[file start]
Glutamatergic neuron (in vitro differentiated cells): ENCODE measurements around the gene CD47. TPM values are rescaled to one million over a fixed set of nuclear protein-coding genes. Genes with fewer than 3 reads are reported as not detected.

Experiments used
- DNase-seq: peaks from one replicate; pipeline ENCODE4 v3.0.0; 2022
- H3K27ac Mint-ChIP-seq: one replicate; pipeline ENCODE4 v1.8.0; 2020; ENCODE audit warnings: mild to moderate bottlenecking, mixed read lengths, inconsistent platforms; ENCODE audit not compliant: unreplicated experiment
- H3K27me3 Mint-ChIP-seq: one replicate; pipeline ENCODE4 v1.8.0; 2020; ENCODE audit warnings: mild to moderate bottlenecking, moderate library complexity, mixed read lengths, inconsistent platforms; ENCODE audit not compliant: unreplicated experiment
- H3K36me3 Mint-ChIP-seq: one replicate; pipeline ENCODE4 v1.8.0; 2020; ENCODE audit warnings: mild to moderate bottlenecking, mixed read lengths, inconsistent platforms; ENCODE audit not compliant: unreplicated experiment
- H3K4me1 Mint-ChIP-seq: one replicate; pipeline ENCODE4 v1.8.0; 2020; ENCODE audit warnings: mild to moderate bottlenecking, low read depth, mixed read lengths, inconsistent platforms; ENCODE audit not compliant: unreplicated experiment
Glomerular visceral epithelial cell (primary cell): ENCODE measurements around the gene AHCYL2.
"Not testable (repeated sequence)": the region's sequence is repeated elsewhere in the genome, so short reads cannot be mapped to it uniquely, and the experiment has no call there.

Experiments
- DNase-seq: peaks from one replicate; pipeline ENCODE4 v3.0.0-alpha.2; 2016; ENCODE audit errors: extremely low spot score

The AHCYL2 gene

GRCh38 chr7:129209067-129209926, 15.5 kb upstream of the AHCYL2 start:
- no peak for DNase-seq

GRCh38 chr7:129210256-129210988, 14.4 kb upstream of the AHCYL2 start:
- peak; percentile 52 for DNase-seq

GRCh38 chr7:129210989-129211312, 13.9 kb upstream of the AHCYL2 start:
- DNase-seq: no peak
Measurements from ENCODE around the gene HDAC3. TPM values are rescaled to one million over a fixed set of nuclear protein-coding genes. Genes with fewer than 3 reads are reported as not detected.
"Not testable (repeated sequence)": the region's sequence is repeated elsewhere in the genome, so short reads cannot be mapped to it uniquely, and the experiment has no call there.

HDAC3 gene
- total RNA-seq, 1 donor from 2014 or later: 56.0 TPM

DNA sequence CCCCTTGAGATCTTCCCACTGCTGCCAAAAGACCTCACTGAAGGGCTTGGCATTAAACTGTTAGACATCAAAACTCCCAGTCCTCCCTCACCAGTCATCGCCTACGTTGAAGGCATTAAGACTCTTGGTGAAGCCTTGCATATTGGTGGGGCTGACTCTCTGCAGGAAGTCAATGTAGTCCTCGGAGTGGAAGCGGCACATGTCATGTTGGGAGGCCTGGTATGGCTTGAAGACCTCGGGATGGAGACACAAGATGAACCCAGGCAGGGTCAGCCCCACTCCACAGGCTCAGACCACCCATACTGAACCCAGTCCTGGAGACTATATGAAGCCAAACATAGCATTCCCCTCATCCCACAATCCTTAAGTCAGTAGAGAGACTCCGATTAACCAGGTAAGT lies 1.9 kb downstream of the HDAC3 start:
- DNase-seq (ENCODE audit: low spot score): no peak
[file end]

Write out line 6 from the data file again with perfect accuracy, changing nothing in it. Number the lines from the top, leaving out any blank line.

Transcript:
- H3K36me3 Mint-ChIP-seq: one replicate; pipeline ENCODE4 v1.8.0; 2020; ENCODE audit warnings: mild to moderate bottlenecking, mixed read lengths, inconsistent platforms; ENCODE audit not compliant: unreplicated experiment